The point is made clear with Augusto Genina’s Beauty Prize. Written primarily by Rene Claire in collaboration with Pabst, this is Brooks’ first sound film. The plot is simple. Brooks’ Lucienne Garnier is a typist at a Parisian newspaper who wins the Miss Europe Beauty contest. A jealous fiancee (Georges Charlia) is a prototype for Paul Snyder. Again, Brooks’ plays an innocent feminist who suffers at the hands of a misogynist. However, the film is saddled with problems typical of early sound. While lacking the imaginative direction of Pabst, Beauty Prize has a beautiful fluidity, astute use of mise en scene, and an exceptionally lurid finale (which is indeed worthy of Pabst). Genina was among those who singled out praise for Brooks, yet that praise was tinged with regret.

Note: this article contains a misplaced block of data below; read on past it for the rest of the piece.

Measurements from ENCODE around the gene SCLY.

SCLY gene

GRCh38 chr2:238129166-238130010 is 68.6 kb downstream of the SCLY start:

Pabst attempted to cast himself as Brooks’ Svengali in the same way Josef von Sternberg had been to Marlene Dietrich. However, Brooks was too promiscuous and too free-spirited for Pabst, which resulting in his letting her go. She returned from Germany to California, but was all too candid regarding her disdain for Hollywood and filmmaking in general. Brooks’ independent streak made her unpopular. She never bothered to read her scripts in full and, unwisely, she turned down a leading role in Public Enemy (1931) because filming would have interfered with a liaison she was having at the time. Tinsel town responded by wasting her in dreadful B-movie bit parts. As Pabst predicted, Brooks, whose life closely mirrored Pandora’s Box’s Lulu, met a similar fate to her character (or close to it). She was reduced to being a washer woman in Kansas, followed by alcoholism and prostitution in New York.